The etymological record bears a particularly rich yield with regard to Chiron, who has come to be known as the wounded healer. While examining an arrow dipped in the gall or blood of the Hydra he accidentally dropped it on his knee or thigh. Chiro is related to a word meaning “hand”, from the Greek cheir. Chirography represents handwriting or penmanship. Chiromancy is a term representing palmistry, and the list goes on.*
Copious additional information on the etymological record be found in ample supply on the word “hand“.*
As a child Chiron had no relationship with his father, and was rejected by his mother at birth because, as a centaur, she found him to be hideous. Personal sensitivity to loss, or of being left out, is often a manifestation of Chiron’s influence. Apollo later took him under wing and taught him all that he knew about health and healing, but this was not limited to humans.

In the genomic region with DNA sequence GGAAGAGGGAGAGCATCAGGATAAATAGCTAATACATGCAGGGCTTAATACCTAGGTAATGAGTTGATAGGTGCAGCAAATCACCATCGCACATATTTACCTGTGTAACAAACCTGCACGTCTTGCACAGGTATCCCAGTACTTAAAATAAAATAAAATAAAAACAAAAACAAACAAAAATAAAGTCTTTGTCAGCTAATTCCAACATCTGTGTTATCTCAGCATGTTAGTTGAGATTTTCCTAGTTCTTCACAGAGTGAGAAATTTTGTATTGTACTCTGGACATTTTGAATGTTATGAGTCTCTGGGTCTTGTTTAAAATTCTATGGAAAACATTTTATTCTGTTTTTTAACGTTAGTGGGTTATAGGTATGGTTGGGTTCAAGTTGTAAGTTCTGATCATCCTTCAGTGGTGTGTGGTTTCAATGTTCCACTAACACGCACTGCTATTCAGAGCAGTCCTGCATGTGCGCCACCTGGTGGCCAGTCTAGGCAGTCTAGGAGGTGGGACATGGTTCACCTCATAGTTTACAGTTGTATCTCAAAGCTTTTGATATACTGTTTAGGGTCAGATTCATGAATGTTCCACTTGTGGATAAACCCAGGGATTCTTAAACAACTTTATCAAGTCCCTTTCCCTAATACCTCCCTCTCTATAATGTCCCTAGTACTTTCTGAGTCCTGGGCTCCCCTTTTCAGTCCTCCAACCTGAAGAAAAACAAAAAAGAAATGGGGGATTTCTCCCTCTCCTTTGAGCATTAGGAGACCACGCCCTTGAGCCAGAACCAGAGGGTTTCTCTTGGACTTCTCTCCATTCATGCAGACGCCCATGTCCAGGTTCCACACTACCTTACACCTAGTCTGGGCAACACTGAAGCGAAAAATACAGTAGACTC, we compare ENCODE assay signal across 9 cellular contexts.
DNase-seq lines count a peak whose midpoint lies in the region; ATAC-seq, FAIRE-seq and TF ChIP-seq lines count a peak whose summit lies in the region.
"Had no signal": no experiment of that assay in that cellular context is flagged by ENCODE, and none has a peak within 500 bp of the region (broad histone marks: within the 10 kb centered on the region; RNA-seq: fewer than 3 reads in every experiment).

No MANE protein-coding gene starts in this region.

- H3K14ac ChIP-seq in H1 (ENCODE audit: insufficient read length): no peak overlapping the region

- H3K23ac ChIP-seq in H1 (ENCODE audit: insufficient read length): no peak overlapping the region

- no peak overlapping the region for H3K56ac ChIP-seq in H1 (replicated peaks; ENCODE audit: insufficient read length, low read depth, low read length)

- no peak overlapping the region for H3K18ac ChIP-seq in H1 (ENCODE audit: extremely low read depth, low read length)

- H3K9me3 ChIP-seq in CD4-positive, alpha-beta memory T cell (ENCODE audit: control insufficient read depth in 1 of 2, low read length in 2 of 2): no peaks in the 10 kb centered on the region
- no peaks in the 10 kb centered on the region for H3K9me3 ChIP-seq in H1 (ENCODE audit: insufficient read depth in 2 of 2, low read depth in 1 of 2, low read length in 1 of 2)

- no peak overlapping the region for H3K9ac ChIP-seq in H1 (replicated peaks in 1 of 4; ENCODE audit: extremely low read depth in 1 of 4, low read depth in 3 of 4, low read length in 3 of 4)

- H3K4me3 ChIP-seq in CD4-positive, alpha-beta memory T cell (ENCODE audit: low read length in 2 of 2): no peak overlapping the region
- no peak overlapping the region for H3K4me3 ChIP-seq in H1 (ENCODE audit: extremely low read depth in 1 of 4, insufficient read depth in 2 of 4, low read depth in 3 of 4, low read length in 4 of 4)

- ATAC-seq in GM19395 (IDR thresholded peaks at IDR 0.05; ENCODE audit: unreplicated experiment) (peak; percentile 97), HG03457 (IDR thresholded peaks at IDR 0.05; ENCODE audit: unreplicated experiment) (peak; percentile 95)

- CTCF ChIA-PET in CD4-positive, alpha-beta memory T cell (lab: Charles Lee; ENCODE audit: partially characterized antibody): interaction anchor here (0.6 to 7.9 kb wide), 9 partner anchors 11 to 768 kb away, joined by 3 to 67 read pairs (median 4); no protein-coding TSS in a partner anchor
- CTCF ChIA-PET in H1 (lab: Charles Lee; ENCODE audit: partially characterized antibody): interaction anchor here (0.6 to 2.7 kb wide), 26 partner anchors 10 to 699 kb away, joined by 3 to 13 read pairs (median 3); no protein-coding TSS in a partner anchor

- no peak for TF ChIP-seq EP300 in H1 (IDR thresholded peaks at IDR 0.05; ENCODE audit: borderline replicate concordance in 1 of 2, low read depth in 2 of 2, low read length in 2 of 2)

“A certain Greek, Chiron, invented medical practice for draft animals. For this reason he is pictured as half man, half horse. He was named Chiron from the term Keirizesthai (i.e. ‘operate by hand’), because he was a surgeon (chirurgus)”.
[The Etymologies of Isidore of Seville, 7th century AD, p.114.]
This link, between Chiron and animals, is something that I have begun to notice more lately. When Chiron is being adversely aspected, animals can be in trouble, needing help medically, or, simply agitated and acting weird, especially under the influence of Mercury, Mars or Uranus.
As we have already seen though, in the end a pain that was too difficult to bear caused him to pray to Zeus (Jupiter) to be released from his torment. Chiron was one of the immortals, a child of immortals.
Death released him from his torment.